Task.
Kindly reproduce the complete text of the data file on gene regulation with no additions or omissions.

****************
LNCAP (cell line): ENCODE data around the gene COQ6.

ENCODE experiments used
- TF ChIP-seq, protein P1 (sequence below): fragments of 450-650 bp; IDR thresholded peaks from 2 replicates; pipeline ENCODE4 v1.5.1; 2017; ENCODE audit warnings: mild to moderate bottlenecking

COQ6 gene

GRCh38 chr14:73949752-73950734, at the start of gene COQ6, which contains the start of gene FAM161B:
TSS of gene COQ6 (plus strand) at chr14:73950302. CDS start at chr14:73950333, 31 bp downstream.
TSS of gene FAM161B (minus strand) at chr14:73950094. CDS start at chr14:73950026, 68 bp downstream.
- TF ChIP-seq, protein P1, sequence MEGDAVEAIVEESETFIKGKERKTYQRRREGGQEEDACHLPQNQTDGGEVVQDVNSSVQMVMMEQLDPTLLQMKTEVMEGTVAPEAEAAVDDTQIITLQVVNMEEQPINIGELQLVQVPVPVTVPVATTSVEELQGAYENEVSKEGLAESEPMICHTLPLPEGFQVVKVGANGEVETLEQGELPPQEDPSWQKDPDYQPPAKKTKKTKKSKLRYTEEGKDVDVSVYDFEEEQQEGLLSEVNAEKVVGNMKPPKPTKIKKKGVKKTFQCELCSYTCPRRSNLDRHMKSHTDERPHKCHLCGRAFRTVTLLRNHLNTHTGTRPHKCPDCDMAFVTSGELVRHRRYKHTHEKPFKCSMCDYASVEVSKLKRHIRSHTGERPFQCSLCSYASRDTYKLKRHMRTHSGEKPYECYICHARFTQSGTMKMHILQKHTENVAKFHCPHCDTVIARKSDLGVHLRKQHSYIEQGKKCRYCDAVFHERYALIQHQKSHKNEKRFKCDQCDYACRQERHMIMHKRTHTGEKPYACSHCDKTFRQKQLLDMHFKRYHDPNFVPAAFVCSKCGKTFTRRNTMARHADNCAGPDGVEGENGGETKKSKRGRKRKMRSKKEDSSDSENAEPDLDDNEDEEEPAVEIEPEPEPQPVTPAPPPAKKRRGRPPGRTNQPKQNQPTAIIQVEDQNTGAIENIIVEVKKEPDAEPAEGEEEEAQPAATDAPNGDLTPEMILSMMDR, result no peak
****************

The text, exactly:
LNCAP (cell line): ENCODE data around the gene COQ6.

ENCODE experiments used
- TF ChIP-seq, protein P1 (sequence below): fragments of 450-650 bp; IDR thresholded peaks from 2 replicates; pipeline ENCODE4 v1.5.1; 2017; ENCODE audit warnings: mild to moderate bottlenecking

COQ6 gene

GRCh38 chr14:73949752-73950734, at the start of gene COQ6, which contains the start of gene FAM161B:
TSS of gene COQ6 (plus strand) at chr14:73950302. CDS start at chr14:73950333, 31 bp downstream.
TSS of gene FAM161B (minus strand) at chr14:73950094. CDS start at chr14:73950026, 68 bp downstream.
- TF ChIP-seq, protein P1, sequence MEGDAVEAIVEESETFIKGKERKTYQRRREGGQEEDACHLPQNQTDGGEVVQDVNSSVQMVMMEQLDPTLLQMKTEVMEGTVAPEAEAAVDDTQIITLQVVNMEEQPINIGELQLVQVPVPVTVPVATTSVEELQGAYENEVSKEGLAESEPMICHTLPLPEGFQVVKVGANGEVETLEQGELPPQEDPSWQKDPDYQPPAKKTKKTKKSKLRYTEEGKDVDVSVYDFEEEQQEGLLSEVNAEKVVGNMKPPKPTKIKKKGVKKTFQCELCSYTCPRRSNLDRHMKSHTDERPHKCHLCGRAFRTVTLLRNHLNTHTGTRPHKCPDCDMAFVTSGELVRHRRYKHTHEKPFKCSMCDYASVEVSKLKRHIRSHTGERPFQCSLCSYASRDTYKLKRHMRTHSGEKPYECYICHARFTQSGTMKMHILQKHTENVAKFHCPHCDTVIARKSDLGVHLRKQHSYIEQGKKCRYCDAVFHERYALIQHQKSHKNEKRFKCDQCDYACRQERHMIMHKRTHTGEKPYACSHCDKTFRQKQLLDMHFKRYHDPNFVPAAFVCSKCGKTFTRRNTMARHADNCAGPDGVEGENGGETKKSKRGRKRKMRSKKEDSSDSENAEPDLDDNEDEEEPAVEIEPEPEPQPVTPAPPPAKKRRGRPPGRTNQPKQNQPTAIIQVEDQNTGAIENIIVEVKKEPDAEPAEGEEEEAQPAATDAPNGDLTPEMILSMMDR, result no peak